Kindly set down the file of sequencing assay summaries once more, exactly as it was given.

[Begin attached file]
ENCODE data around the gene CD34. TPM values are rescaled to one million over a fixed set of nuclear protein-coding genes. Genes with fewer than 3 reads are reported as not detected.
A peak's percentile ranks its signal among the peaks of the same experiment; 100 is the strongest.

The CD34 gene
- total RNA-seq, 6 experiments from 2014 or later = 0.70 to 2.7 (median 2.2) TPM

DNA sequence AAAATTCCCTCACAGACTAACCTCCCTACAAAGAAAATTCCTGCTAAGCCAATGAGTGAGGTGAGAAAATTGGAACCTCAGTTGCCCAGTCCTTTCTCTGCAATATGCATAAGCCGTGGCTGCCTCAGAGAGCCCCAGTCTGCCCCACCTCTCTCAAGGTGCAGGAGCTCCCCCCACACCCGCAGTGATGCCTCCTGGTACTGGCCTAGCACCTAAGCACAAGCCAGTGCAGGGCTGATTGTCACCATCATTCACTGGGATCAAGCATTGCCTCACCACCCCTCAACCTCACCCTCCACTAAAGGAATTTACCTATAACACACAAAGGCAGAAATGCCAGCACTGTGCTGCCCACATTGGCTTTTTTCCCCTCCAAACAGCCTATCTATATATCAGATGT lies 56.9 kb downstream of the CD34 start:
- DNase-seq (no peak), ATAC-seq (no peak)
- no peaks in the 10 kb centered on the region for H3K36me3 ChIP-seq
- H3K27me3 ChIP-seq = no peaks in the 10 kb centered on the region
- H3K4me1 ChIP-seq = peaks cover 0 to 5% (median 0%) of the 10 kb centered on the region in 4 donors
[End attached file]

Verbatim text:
ENCODE data around the gene CD34. TPM values are rescaled to one million over a fixed set of nuclear protein-coding genes. Genes with fewer than 3 reads are reported as not detected.
A peak's percentile ranks its signal among the peaks of the same experiment; 100 is the strongest.

The CD34 gene
- total RNA-seq, 6 experiments from 2014 or later = 0.70 to 2.7 (median 2.2) TPM

DNA sequence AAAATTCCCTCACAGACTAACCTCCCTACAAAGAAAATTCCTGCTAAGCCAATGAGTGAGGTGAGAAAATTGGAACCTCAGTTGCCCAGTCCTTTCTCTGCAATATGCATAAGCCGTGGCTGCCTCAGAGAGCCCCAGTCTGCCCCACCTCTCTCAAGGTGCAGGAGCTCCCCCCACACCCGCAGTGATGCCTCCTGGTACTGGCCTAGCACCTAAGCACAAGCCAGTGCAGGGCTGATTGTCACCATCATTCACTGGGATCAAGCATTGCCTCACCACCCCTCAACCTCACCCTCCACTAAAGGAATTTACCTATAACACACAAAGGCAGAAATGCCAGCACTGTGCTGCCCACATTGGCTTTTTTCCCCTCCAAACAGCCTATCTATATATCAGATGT lies 56.9 kb downstream of the CD34 start:
- DNase-seq (no peak), ATAC-seq (no peak)
- no peaks in the 10 kb centered on the region for H3K36me3 ChIP-seq
- H3K27me3 ChIP-seq = no peaks in the 10 kb centered on the region
- H3K4me1 ChIP-seq = peaks cover 0 to 5% (median 0%) of the 10 kb centered on the region in 4 donors